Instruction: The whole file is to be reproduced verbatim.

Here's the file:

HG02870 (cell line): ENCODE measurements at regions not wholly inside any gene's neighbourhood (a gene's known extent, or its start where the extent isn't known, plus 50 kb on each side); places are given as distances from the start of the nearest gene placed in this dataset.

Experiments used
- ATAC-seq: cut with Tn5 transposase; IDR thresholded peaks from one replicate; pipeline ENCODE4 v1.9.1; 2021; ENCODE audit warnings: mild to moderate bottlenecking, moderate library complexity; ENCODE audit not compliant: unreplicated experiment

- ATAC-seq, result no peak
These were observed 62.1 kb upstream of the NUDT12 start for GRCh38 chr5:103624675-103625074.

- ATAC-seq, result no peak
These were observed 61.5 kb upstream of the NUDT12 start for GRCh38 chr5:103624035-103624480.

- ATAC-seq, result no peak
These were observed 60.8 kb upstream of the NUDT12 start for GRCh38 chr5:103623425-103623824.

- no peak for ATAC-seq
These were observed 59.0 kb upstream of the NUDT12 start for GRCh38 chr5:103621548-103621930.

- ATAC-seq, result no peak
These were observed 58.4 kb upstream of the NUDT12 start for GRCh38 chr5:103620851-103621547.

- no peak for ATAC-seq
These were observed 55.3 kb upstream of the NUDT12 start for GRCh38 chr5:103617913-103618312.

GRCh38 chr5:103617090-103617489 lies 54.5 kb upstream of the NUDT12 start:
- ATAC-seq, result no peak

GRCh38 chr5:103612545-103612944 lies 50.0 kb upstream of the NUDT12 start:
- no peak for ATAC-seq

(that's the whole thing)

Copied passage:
HG02870 (cell line): ENCODE measurements at regions not wholly inside any gene's neighbourhood (a gene's known extent, or its start where the extent isn't known, plus 50 kb on each side); places are given as distances from the start of the nearest gene placed in this dataset.

Experiments used
- ATAC-seq: cut with Tn5 transposase; IDR thresholded peaks from one replicate; pipeline ENCODE4 v1.9.1; 2021; ENCODE audit warnings: mild to moderate bottlenecking, moderate library complexity; ENCODE audit not compliant: unreplicated experiment

- ATAC-seq, result no peak
These were observed 62.1 kb upstream of the NUDT12 start for GRCh38 chr5:103624675-103625074.

- ATAC-seq, result no peak
These were observed 61.5 kb upstream of the NUDT12 start for GRCh38 chr5:103624035-103624480.

- ATAC-seq, result no peak
These were observed 60.8 kb upstream of the NUDT12 start for GRCh38 chr5:103623425-103623824.

- no peak for ATAC-seq
These were observed 59.0 kb upstream of the NUDT12 start for GRCh38 chr5:103621548-103621930.

- ATAC-seq, result no peak
These were observed 58.4 kb upstream of the NUDT12 start for GRCh38 chr5:103620851-103621547.

- no peak for ATAC-seq
These were observed 55.3 kb upstream of the NUDT12 start for GRCh38 chr5:103617913-103618312.

GRCh38 chr5:103617090-103617489 lies 54.5 kb upstream of the NUDT12 start:
- ATAC-seq, result no peak

GRCh38 chr5:103612545-103612944 lies 50.0 kb upstream of the NUDT12 start:
- no peak for ATAC-seq